People with dementia, Parkinson’s disease or multiple sclerosis could be at risk of worsening symptoms because of the impact of climate change and air pollution, researchers have said.

The team behind the research have called for further studies, saying it is “imperative” that neurologists can predict how neurologic disease may change.

Their findings show the relationships between changes in temperature and worsening symptoms in people with neurologic disease, along with the link between pollutants in the air and the rate and severity of cerebrovascular disease.

In addition, the research also showed an association between temperature changes and extreme weather, and stroke incidence, worsening of multiple sclerosis and people with dementia being admitted to hospital.

Review author Dr Andrew Dhawan, a member of the American Academy of Neurology, said: “Although the international community seeks to reduce global temperature rise to under 2.7 ºF before 2100, irreversible environmental changes have already occurred, and as the planet warms these changes will continue to occur.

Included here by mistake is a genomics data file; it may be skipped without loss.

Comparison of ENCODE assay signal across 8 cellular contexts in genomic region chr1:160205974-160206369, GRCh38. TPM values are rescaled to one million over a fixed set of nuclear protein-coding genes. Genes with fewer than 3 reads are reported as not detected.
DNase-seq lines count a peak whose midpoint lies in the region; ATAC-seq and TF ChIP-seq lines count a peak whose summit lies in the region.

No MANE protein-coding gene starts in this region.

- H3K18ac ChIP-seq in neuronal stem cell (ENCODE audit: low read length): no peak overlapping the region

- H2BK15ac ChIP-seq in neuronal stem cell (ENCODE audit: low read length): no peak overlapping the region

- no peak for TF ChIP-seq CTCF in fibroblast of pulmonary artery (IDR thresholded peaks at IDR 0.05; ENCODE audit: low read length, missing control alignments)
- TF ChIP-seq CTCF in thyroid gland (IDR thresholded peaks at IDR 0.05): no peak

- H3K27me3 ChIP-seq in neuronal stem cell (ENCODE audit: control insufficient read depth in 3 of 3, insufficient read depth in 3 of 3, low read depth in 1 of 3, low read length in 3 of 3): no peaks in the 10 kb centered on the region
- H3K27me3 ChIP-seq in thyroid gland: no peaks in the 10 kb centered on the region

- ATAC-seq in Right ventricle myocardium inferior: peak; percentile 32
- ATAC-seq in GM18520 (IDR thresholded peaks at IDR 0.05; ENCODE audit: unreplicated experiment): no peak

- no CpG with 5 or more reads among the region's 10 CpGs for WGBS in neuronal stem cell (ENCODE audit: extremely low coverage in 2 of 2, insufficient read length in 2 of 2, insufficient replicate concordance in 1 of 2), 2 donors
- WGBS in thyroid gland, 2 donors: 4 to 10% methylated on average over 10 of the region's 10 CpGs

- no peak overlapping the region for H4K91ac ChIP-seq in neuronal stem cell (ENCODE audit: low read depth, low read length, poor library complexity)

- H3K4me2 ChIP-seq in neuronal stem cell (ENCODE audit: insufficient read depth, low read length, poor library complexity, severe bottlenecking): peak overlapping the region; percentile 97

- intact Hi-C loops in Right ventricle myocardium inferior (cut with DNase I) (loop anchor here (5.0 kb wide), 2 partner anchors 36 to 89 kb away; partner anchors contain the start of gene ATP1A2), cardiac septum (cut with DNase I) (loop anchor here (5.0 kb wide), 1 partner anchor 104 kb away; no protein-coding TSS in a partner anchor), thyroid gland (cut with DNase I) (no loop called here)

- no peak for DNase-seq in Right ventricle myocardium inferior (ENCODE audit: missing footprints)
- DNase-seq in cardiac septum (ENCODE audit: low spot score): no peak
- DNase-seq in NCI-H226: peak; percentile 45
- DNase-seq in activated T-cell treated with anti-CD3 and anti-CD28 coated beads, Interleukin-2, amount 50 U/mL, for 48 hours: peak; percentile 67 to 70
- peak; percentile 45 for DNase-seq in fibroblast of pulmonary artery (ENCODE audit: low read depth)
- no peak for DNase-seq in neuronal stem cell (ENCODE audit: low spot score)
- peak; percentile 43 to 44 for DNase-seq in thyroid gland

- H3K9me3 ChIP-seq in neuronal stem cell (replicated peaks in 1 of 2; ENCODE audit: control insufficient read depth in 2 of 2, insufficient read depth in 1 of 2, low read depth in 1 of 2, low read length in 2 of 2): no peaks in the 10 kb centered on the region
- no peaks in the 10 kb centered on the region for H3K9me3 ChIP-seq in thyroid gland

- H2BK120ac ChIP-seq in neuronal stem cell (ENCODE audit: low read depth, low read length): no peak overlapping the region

“As we witness the effects of a warming planet on human health, it is imperative that neurologists anticipate how neurologic disease may change.”

The review of previous research saw the team analyse studies on climate change, pollutants, temperature extremes and neurologic disease involving adults published between 1990 and 2022. The scoping exercise included 364 relevant studies, including 289 studies about the impact of pollution, 38 studies on extreme weather events and temperature changes and 37 studies on emerging neuroinfectious diseases.

Dr Dhawan said: “Climate change poses many challenges for humanity, some of which are not well-studied. For example, our review did not find any articles related to effects on neurologic health from food and water insecurity, yet these are clearly linked to neurologic health and climate change.

“More studies are needed on ways to reduce neuroinfectious disease transmission, how air pollution affects the nervous system, and how to improve delivery of neurologic care in the face of climate-related disruptions.”

Read the full study in the journal Neurology.

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